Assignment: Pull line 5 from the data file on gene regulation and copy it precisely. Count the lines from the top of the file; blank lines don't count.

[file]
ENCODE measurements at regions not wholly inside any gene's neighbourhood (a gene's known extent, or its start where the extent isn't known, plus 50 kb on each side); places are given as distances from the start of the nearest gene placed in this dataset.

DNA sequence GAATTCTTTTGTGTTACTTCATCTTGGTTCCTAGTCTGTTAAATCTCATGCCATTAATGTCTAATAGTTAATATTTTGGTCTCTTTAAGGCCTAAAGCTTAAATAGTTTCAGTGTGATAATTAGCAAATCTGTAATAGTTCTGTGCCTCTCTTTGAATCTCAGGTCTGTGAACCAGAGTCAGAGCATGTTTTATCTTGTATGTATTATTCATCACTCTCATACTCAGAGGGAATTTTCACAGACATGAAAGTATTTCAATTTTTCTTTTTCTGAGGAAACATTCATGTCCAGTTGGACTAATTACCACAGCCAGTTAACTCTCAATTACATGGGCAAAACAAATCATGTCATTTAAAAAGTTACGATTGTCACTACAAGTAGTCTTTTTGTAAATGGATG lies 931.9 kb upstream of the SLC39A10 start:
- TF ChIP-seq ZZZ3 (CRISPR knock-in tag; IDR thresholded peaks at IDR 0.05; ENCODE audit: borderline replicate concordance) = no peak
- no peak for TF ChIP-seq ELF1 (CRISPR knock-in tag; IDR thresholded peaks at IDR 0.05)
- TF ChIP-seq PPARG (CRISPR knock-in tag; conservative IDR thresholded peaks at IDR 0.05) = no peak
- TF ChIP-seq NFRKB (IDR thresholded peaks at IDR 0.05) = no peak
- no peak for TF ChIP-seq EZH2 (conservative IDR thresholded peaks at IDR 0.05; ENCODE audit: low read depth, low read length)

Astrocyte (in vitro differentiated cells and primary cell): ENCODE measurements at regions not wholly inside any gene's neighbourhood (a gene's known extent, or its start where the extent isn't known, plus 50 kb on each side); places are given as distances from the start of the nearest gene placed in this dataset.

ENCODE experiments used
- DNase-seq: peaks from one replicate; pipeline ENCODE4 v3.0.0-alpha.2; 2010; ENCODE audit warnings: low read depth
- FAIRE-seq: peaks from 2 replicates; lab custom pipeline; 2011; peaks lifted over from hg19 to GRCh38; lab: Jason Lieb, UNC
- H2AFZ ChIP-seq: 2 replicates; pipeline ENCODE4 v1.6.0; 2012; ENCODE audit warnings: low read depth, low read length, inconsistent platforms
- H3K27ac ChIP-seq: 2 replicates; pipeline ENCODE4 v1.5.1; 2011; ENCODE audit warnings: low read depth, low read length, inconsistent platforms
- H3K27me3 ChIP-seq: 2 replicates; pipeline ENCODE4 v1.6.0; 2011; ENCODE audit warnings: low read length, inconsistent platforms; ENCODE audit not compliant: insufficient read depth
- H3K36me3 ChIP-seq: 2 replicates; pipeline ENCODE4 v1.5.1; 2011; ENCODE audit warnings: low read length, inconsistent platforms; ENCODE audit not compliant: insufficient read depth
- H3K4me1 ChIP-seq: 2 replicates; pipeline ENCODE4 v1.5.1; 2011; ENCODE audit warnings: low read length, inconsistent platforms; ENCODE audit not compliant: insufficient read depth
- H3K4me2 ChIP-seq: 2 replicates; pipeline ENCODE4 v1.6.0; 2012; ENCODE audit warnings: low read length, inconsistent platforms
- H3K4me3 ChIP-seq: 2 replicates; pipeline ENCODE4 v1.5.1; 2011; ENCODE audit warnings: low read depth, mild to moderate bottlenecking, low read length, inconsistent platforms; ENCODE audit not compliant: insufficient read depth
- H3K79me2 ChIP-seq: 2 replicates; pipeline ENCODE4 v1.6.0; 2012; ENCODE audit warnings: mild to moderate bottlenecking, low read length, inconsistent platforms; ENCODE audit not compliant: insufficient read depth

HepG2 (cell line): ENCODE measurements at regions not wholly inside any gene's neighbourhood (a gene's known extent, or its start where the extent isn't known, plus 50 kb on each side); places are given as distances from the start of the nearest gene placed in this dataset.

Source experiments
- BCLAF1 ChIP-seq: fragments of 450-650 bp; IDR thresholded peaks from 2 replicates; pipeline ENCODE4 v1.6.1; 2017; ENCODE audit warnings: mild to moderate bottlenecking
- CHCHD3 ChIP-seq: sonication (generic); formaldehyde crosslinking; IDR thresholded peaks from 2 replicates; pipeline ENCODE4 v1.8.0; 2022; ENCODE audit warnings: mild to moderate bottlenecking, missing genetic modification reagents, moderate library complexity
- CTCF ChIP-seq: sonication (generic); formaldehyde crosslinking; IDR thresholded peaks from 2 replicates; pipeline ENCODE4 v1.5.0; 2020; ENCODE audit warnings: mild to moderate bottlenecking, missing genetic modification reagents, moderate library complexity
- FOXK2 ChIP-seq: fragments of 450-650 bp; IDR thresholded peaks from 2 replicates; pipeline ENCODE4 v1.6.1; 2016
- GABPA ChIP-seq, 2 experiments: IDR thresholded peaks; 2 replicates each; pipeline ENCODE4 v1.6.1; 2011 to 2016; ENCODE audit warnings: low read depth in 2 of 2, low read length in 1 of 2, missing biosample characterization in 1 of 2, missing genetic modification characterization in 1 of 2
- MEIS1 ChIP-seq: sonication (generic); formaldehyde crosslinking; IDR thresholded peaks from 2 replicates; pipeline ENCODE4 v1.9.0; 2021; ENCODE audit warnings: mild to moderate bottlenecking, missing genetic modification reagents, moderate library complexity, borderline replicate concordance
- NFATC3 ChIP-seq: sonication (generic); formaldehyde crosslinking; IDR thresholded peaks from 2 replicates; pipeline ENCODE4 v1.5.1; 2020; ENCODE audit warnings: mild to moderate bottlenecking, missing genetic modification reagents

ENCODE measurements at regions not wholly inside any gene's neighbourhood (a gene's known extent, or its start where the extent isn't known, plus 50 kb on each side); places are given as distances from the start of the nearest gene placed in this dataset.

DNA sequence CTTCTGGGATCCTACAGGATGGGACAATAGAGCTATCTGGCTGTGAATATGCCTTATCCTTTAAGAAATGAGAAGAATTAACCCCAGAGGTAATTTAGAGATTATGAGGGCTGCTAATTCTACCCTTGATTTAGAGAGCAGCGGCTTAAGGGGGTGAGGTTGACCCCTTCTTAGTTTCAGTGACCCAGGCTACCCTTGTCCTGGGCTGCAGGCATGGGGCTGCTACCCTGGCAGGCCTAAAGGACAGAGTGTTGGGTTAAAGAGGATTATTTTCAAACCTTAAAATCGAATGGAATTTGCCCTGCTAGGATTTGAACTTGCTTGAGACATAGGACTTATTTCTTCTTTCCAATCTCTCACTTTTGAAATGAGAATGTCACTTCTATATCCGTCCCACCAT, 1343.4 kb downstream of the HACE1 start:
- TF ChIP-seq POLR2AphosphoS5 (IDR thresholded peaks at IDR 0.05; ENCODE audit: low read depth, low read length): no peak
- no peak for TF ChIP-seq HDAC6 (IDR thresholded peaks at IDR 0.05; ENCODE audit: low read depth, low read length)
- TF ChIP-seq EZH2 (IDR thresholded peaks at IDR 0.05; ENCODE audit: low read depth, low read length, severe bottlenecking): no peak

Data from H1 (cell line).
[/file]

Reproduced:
- TF ChIP-seq PPARG (CRISPR knock-in tag; conservative IDR thresholded peaks at IDR 0.05) = no peak